You shouldn't be choosing a ski of these specifications for firm snow performance. Even Black Diamond recommends these for a 70/30 split of soft/firm snow skiing. Their catalog copy goes on to imply the limitations they see with firm snow performance. Our experience backs up these limitations. Our few short experiences with mid-winter Teton hard snow conditions on the Helio 105 were uninspiring. The edges wash out, and the grip is squirrelly at best. We alternated skiing them with two different boots. Predictably, the Top Pick Scarpa Alien RS didn't have what it took for even basic firm snow skiing. On soft snow, though, we were pleasantly surprised to drive these big, long, relatively heavy skis with such small boots.
As hinted at just above, we did most of our powder skiing on the BD Helio 105 with boots from the upper end of the rando race class. You won't find many recommending that the Scarpa Alien RS be used to drive 105mm waist skis. We like breaking the rules. It is a testament to the even flex and centered sweet spot of the Helio 105 that we could "get away with" this strategy. We have not had such favorable experiences with these boots on anything bigger than 100mm. The Helio shows its Wasatch roots with immaculate powder performance. Tight trees and snappy turns are just as fun as wide open meadow-hauling.
Dimensions, mass, geometry, and construction all suggest that the Helio should be a pretty good poor snow performer. Dampened deep powder snow turns further point to good crud turns.
Nonetheless, we didn't find anything special with the breakable crust performance of the Helio 105. (and, yes, we did ski it with bigger boots. Of course, it will suffer under the Alien boots. It also didn't impress when driven with the Editors Choice Tecnica Zero G).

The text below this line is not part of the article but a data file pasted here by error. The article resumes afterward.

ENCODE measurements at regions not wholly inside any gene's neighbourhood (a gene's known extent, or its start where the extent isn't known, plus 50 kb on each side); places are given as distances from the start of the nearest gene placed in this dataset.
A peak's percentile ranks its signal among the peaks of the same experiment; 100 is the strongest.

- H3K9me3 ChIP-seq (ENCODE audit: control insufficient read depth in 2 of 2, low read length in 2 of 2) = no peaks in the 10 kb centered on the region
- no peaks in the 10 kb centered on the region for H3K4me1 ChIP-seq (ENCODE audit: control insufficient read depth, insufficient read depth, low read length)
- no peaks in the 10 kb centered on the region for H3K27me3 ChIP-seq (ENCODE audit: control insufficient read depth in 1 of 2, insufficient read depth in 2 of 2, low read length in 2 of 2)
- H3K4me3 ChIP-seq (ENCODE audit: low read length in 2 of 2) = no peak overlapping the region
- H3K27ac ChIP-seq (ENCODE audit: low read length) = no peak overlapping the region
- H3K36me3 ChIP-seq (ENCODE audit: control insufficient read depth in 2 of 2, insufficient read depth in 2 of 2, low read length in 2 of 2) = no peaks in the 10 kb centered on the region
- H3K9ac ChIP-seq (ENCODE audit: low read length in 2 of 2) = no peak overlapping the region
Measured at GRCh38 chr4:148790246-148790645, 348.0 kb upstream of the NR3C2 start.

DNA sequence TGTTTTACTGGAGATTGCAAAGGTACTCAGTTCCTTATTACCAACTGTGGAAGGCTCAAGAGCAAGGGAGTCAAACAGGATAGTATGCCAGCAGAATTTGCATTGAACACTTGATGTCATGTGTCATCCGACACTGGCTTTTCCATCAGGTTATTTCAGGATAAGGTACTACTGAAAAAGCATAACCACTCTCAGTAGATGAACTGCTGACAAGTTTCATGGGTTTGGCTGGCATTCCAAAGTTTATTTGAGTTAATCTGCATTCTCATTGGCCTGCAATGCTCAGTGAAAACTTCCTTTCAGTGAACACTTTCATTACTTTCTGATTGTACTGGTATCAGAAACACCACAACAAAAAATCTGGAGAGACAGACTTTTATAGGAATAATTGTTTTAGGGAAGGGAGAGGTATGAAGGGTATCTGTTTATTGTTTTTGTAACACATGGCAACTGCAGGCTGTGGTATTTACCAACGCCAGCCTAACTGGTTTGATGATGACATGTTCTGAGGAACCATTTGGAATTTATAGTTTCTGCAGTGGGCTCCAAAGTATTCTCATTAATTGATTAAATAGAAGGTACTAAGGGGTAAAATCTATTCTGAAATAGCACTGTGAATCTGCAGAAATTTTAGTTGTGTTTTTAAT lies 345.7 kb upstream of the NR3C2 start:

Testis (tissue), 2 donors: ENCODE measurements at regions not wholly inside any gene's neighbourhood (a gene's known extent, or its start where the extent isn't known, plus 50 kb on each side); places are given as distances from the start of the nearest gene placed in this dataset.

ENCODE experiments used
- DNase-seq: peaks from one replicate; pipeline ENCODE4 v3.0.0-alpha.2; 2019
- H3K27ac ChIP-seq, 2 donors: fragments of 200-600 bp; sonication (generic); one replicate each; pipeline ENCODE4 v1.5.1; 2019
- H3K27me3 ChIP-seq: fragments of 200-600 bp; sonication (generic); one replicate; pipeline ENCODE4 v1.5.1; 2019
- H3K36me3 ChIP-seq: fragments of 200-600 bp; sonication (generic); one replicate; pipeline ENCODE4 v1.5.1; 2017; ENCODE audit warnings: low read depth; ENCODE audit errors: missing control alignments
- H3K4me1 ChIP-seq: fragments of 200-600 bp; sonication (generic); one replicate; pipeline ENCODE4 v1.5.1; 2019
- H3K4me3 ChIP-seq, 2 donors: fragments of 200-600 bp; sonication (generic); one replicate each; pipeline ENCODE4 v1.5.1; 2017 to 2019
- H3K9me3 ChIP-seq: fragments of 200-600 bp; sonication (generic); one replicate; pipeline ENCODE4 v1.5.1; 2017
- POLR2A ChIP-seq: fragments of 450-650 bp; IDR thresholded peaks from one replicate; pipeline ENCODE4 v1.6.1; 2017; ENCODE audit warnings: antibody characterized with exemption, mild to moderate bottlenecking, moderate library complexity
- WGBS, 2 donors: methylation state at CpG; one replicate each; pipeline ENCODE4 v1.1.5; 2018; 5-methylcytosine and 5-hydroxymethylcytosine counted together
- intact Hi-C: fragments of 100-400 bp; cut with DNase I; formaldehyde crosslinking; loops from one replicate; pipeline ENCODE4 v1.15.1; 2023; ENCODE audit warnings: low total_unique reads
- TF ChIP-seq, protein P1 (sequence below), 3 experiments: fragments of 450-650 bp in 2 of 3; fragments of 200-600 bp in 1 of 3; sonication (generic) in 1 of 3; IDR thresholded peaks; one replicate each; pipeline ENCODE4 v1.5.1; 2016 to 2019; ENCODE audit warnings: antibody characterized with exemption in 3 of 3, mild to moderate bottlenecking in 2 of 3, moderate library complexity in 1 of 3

They aren't cheap, but they aren't in the same price class as the upper echelon. Aside from in perfect powder snow, these are in the middle class of performance and cost. Value and performance are roughly in line.
Pair them with light boots and bindings for a fun all-day setup. Those with higher standards for the down can mount them with beefier bindings and drive them with four buckle overlap boots and still not get weird looks. Aside from how you strategize your gear pairings, we wouldn't say these are particularly versatile skis. The Helio 105 is a soft snow specialist. While we all want to be soft snow specialists, reality often intervenes.
Tested skis keep clustering closer and closer to the top of our score sheet (until we recalibrate and spread scores again); this is a function of all skis improving. The rising tide is definitely lifting all ships. One tester, after just a few turns with the Helio 105 was able to confidently assert that "this is the best Black Diamond ski I have ever used". The rest of our team agrees. The Helio is carefully constructed to excel in deep and steep days; it suffers on tough snow, firm snow, and some options are considerably lighter for energy efficiency.
— Jediah Porter